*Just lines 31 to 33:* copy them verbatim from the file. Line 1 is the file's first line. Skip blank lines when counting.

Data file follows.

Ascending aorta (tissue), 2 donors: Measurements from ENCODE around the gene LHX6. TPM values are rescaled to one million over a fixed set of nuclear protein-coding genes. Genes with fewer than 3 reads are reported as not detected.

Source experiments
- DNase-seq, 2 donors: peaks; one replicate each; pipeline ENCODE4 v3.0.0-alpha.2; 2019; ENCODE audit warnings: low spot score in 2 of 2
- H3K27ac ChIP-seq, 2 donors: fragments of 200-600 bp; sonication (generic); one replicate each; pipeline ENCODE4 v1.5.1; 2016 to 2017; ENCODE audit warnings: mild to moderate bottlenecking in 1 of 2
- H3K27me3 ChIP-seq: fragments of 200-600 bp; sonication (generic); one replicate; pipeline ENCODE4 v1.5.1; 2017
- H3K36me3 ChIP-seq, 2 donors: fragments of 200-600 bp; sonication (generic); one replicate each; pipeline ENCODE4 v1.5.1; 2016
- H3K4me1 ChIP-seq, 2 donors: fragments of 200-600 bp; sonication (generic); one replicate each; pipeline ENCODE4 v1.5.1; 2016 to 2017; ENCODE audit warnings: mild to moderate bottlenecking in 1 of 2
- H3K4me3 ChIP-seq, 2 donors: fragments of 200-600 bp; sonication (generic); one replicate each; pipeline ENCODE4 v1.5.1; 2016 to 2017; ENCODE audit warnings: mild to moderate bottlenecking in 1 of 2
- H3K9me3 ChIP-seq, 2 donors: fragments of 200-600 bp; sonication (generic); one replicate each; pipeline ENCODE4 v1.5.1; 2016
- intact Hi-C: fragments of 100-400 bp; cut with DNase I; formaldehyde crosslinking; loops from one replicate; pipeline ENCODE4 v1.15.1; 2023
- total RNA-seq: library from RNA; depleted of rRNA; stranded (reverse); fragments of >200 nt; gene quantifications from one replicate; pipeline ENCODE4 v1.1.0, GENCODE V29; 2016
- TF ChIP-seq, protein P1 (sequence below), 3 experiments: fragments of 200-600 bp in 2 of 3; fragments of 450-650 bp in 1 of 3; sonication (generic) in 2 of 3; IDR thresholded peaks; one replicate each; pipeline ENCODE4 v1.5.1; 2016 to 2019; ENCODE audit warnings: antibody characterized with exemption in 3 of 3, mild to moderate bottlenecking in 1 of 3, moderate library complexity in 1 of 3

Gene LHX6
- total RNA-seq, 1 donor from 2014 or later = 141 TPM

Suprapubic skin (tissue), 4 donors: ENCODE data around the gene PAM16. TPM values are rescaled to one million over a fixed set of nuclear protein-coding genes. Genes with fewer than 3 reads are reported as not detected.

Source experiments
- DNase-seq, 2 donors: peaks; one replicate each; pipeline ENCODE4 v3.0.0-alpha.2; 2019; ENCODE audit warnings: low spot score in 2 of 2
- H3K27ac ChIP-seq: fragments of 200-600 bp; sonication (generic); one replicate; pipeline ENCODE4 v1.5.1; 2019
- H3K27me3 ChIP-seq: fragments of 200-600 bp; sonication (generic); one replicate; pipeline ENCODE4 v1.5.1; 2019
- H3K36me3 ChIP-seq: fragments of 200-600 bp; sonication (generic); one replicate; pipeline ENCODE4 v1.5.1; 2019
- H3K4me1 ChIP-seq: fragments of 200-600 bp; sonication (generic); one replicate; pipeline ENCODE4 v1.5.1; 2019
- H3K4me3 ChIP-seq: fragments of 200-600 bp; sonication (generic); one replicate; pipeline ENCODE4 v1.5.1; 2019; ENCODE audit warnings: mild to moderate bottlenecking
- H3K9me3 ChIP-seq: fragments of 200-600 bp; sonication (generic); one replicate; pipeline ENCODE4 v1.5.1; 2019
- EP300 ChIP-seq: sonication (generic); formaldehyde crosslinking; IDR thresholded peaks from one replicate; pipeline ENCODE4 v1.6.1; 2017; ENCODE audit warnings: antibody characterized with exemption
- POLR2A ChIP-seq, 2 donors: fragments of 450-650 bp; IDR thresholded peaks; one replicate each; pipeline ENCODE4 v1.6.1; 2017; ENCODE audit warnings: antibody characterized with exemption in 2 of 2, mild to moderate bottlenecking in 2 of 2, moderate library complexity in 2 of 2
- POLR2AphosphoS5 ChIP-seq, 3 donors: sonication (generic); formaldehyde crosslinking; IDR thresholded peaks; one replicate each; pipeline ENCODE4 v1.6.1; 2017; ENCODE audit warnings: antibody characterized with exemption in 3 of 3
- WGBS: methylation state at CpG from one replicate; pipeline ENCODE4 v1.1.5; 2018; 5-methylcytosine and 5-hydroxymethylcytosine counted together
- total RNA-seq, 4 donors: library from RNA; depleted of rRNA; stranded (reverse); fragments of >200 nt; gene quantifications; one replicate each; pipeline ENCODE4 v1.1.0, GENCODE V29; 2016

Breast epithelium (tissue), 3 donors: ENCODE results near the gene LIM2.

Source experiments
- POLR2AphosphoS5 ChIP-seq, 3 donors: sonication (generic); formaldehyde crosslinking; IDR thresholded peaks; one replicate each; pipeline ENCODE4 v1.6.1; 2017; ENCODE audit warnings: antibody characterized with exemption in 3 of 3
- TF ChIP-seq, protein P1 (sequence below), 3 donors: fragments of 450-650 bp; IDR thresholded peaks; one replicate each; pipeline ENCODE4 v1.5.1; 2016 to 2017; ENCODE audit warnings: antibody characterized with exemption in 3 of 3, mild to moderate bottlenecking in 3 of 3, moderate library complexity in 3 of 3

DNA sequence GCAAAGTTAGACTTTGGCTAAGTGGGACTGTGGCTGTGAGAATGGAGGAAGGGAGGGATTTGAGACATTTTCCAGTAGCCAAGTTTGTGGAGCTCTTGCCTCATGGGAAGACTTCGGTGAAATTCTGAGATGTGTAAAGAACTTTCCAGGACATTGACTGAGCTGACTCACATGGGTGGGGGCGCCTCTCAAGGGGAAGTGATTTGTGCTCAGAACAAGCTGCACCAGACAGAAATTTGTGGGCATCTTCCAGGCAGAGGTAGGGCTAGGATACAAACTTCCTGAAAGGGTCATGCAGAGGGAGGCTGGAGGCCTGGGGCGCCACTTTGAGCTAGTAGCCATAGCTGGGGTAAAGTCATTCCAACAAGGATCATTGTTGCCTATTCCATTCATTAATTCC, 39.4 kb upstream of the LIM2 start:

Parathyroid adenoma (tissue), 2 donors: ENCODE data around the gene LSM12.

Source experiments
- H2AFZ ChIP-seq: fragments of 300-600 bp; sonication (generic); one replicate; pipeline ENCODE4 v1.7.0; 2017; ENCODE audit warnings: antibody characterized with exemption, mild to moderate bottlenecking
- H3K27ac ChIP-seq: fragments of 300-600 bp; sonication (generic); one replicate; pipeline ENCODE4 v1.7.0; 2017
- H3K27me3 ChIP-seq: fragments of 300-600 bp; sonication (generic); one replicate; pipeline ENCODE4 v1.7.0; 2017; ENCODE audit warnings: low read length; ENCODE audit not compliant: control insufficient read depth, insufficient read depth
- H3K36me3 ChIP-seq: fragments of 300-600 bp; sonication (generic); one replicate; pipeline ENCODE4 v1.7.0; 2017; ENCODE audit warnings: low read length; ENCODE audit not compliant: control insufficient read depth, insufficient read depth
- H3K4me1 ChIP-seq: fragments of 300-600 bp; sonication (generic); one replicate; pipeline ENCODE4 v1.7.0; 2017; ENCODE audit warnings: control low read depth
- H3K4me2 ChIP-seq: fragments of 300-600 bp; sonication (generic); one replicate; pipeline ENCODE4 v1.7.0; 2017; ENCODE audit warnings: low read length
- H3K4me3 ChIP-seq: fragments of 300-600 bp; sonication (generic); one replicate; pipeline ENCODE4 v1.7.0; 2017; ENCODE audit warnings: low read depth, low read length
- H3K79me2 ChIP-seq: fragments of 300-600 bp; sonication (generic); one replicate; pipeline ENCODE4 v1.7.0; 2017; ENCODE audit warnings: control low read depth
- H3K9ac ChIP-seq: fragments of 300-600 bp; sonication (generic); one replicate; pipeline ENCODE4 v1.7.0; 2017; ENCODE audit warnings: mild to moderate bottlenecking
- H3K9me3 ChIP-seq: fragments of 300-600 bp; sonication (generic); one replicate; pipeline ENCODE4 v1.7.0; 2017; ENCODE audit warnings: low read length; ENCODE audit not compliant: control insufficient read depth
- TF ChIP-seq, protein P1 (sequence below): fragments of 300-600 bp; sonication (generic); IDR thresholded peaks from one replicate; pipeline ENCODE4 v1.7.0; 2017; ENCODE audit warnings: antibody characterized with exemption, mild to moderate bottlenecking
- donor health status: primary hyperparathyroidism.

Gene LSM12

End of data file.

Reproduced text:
- POLR2AphosphoS5 ChIP-seq, 3 donors: sonication (generic); formaldehyde crosslinking; IDR thresholded peaks; one replicate each; pipeline ENCODE4 v1.6.1; 2017; ENCODE audit warnings: antibody characterized with exemption in 3 of 3
- TF ChIP-seq, protein P1 (sequence below), 3 donors: fragments of 450-650 bp; IDR thresholded peaks; one replicate each; pipeline ENCODE4 v1.5.1; 2016 to 2017; ENCODE audit warnings: antibody characterized with exemption in 3 of 3, mild to moderate bottlenecking in 3 of 3, moderate library complexity in 3 of 3

DNA sequence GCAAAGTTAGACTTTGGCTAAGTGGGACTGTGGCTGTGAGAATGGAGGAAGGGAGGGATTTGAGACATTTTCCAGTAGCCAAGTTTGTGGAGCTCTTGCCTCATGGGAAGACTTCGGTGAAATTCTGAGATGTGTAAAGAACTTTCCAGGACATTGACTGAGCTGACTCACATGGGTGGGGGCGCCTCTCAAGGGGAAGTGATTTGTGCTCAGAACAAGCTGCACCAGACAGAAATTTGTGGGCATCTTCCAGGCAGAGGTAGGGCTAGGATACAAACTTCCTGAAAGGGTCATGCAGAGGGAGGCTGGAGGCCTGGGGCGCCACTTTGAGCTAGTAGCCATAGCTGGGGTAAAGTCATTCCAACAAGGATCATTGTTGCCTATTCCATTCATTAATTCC, 39.4 kb upstream of the LIM2 start: